Warren Gatland’s teams are difficult to break down and tough to beat. Typically, they are stubborn in the extreme. Think of the defensive steel and fierce resilience that galvanised Wales’ recent Grand Slam campaign, for instance.
It is easy to associate the same trait with Gatland as a person and as a professional. However, that would not be accurate.
On the contrary, adaptability and experience will be the New Zealander’s most valuable assets over the next two years – a seminal career stretch beginning with Rugby World Cup 2019 and finishing in South Africa following his third British and Irish Lions tour as head coach.
Compromise is vital as one of the sport’s most precious relics from the amateur era fights to retain its place in modern rugby union’s claustrophobic calendar. After overseeing the Barbarians against Wales, Gatland will be free to concentrate on the Lions role.
He should have more time to survey matches and ponder his preferred blend of players and staff while also solidifying all-important logistical matters such as training schedules. Given how well Gatland has done in the past while thinking on his feet with a tighter brief, it is reasonable to think that he will thrive.
Already, he has proven himself to be a canny problem-solver who cuts his cloth according to the resources available to him. Occasionally, he has courted controversy and stirred consternation on the way to making awkward decisions.
Dropping Brian O’Driscoll to start Jonathan Davies, unquestionably the in-form centre on the tour, alongside Jamie Roberts for the series decider against Australia in 2013 is the case study. Gatland opted for the cohesion of two Wales teammates and was rewarded with a 41-16 victory over the Wallabies.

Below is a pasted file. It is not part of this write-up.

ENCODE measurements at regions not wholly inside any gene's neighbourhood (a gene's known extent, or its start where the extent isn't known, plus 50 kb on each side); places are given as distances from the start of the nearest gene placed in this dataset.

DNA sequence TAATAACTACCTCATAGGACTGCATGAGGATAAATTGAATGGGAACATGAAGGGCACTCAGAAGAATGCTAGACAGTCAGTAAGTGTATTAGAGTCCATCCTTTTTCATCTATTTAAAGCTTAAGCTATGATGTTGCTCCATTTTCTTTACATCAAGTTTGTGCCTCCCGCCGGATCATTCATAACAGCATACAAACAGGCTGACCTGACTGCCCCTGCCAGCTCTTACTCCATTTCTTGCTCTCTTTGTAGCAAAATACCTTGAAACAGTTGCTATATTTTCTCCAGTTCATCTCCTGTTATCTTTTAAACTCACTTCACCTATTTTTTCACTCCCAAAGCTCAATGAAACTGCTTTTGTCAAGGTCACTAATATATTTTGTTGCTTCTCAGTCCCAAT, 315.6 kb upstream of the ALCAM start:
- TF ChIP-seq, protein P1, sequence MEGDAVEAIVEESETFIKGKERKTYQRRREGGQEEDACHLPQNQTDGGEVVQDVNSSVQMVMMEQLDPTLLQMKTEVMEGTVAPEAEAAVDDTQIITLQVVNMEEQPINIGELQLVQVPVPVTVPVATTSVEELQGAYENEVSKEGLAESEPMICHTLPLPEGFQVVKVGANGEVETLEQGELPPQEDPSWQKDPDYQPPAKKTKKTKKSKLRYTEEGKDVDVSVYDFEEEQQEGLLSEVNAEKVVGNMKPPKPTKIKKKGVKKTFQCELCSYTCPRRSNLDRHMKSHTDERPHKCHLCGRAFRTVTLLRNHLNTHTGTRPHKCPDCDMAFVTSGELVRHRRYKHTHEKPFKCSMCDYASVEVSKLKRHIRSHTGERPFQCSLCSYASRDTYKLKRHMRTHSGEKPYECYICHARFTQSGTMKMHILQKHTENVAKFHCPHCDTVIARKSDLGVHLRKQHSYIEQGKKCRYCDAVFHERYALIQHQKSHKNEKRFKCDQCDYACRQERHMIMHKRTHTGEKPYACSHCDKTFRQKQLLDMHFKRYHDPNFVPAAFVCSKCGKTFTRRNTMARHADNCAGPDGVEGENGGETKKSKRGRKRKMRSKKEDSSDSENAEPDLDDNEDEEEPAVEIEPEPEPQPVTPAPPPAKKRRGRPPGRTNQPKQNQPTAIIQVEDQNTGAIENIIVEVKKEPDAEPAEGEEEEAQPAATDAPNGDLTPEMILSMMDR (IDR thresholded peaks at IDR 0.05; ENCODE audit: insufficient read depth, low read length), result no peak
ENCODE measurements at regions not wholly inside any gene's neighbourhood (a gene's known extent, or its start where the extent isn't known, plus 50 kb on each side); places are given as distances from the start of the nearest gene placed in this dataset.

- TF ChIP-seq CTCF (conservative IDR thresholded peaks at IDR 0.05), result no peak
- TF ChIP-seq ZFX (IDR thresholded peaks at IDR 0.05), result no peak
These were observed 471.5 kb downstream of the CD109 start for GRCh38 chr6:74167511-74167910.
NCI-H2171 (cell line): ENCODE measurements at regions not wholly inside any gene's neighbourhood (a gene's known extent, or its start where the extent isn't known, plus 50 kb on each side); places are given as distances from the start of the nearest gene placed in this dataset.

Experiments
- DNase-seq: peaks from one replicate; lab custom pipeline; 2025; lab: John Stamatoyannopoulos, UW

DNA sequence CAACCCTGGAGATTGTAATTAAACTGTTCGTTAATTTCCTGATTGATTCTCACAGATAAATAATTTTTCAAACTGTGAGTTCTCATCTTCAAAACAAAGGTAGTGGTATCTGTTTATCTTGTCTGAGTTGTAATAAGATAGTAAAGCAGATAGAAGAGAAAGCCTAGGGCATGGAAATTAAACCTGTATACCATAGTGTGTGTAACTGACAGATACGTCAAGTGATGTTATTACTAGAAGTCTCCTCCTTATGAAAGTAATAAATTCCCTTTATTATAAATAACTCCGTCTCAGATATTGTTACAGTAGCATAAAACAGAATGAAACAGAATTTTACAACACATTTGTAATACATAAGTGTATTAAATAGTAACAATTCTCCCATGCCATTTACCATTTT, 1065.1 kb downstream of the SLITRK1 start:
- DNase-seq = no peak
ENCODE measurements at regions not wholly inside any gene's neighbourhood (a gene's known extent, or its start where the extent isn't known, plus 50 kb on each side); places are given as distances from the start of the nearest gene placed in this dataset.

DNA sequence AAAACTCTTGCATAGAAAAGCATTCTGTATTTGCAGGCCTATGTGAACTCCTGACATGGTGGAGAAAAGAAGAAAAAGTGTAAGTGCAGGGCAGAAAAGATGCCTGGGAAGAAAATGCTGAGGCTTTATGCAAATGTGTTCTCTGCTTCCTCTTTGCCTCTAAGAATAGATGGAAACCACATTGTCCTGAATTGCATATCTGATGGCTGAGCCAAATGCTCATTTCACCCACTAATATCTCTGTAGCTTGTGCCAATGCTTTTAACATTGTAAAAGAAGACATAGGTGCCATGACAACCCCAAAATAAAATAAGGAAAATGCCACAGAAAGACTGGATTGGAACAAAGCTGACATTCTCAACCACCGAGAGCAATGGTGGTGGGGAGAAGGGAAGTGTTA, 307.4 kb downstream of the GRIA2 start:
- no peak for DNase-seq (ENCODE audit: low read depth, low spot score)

O’Driscoll, famously, did not make the bench. Manu Tuilagi wore 23. Gatland showed total conviction for the good of the team.
“I was excommunicated from Ireland,” he said two years ago in an interview for Off the Ball with O’Driscoll. “I had to come back and beg for forgiveness on The Late Late Show.
“But as a coach, if you are going to make a decision – and it’s a massive call, leaving out one of the best players in the world and a great Lion – the easiest, the softest thing would be to put Brian on the bench.
“That would have appeased everyone. But we looked at it and thought: ‘Is Manu a better bench player?’ Yes, he would have been. With 15 minutes to go, he could have covered a couple of different positions.
“If you’re going to do it, you have to commit to it and go the whole hog. That’s where we went.”
Some might suggest that a starting 15 featuring 10 Wales internationals meant Gatland had already gone the “whole hog”. There were loud accusations of nepotism.
Prior to the tour, though, Gatland opted for England defence coach Andy Farrell ahead of Wales lieutenant Shaun Edwards. Gatland admitted that the “agonising” decision came down to a desire for alternative perspectives.
“I felt from a selfish point of view, with the continuity provided by Graham [Rowntree] and Rob [Howley], I wanted the opportunity to work with someone fresh who would challenge me.”
Edwards took the setback on the chin.
“I got a real buzz from being able to buy my parents a house when I was 25,” he explained to The Sunday Times just this year. “And I was proud of how I reacted to the rejection of not being selected as one of the Lions’ coaches for the 2013 tour to Australia.